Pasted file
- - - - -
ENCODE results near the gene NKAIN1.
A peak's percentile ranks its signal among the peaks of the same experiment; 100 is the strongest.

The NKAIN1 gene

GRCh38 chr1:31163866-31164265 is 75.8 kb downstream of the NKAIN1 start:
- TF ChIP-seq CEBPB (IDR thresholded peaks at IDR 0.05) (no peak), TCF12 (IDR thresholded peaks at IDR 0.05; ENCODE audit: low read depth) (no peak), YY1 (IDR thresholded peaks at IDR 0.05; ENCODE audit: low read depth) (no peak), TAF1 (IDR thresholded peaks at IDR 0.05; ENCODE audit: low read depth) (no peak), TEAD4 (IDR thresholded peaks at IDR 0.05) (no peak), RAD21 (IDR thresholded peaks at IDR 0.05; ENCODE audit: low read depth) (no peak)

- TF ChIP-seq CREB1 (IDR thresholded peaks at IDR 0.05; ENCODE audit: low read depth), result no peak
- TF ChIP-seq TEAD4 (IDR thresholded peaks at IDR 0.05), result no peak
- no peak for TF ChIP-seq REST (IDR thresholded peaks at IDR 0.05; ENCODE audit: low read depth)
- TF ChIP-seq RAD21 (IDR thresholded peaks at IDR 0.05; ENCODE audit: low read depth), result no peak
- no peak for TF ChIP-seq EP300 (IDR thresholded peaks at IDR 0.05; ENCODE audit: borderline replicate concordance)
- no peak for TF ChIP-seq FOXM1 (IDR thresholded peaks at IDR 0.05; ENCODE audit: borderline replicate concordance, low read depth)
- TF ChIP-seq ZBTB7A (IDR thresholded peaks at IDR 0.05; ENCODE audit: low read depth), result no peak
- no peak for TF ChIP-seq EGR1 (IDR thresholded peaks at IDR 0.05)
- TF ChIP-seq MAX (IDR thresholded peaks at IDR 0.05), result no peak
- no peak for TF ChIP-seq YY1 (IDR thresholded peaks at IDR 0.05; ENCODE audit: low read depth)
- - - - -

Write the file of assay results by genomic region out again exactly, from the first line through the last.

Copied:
ENCODE results near the gene NKAIN1.
A peak's percentile ranks its signal among the peaks of the same experiment; 100 is the strongest.

The NKAIN1 gene

GRCh38 chr1:31163866-31164265 is 75.8 kb downstream of the NKAIN1 start:
- TF ChIP-seq CEBPB (IDR thresholded peaks at IDR 0.05) (no peak), TCF12 (IDR thresholded peaks at IDR 0.05; ENCODE audit: low read depth) (no peak), YY1 (IDR thresholded peaks at IDR 0.05; ENCODE audit: low read depth) (no peak), TAF1 (IDR thresholded peaks at IDR 0.05; ENCODE audit: low read depth) (no peak), TEAD4 (IDR thresholded peaks at IDR 0.05) (no peak), RAD21 (IDR thresholded peaks at IDR 0.05; ENCODE audit: low read depth) (no peak)

- TF ChIP-seq CREB1 (IDR thresholded peaks at IDR 0.05; ENCODE audit: low read depth), result no peak
- TF ChIP-seq TEAD4 (IDR thresholded peaks at IDR 0.05), result no peak
- no peak for TF ChIP-seq REST (IDR thresholded peaks at IDR 0.05; ENCODE audit: low read depth)
- TF ChIP-seq RAD21 (IDR thresholded peaks at IDR 0.05; ENCODE audit: low read depth), result no peak
- no peak for TF ChIP-seq EP300 (IDR thresholded peaks at IDR 0.05; ENCODE audit: borderline replicate concordance)
- no peak for TF ChIP-seq FOXM1 (IDR thresholded peaks at IDR 0.05; ENCODE audit: borderline replicate concordance, low read depth)
- TF ChIP-seq ZBTB7A (IDR thresholded peaks at IDR 0.05; ENCODE audit: low read depth), result no peak
- no peak for TF ChIP-seq EGR1 (IDR thresholded peaks at IDR 0.05)
- TF ChIP-seq MAX (IDR thresholded peaks at IDR 0.05), result no peak
- no peak for TF ChIP-seq YY1 (IDR thresholded peaks at IDR 0.05; ENCODE audit: low read depth)